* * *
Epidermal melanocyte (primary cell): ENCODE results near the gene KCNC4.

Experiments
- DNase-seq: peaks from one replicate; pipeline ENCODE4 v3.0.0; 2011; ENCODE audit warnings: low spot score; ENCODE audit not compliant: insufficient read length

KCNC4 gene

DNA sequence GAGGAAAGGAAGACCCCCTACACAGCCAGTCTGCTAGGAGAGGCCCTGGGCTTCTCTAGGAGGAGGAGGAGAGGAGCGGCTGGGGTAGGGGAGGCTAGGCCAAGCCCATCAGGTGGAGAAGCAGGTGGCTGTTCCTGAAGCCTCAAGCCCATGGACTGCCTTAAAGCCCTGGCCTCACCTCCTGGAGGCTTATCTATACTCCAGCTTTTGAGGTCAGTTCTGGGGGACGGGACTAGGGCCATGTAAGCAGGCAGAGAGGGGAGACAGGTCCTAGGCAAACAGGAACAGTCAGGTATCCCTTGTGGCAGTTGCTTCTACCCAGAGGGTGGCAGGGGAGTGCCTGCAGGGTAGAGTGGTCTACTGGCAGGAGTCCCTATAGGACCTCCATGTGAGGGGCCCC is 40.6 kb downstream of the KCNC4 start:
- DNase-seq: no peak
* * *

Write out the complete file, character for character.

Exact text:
Epidermal melanocyte (primary cell): ENCODE results near the gene KCNC4.

Experiments
- DNase-seq: peaks from one replicate; pipeline ENCODE4 v3.0.0; 2011; ENCODE audit warnings: low spot score; ENCODE audit not compliant: insufficient read length

KCNC4 gene

DNA sequence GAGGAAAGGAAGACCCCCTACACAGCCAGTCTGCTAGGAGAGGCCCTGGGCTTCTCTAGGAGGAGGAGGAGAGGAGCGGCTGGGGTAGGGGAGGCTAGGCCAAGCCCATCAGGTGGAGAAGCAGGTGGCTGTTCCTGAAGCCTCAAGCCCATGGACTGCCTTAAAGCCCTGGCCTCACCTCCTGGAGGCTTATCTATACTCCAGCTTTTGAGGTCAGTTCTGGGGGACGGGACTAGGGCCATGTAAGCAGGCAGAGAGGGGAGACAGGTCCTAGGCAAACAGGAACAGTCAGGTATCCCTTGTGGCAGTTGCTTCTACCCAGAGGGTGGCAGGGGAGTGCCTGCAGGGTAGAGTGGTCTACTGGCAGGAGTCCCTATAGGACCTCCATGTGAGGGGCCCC is 40.6 kb downstream of the KCNC4 start:
- DNase-seq: no peak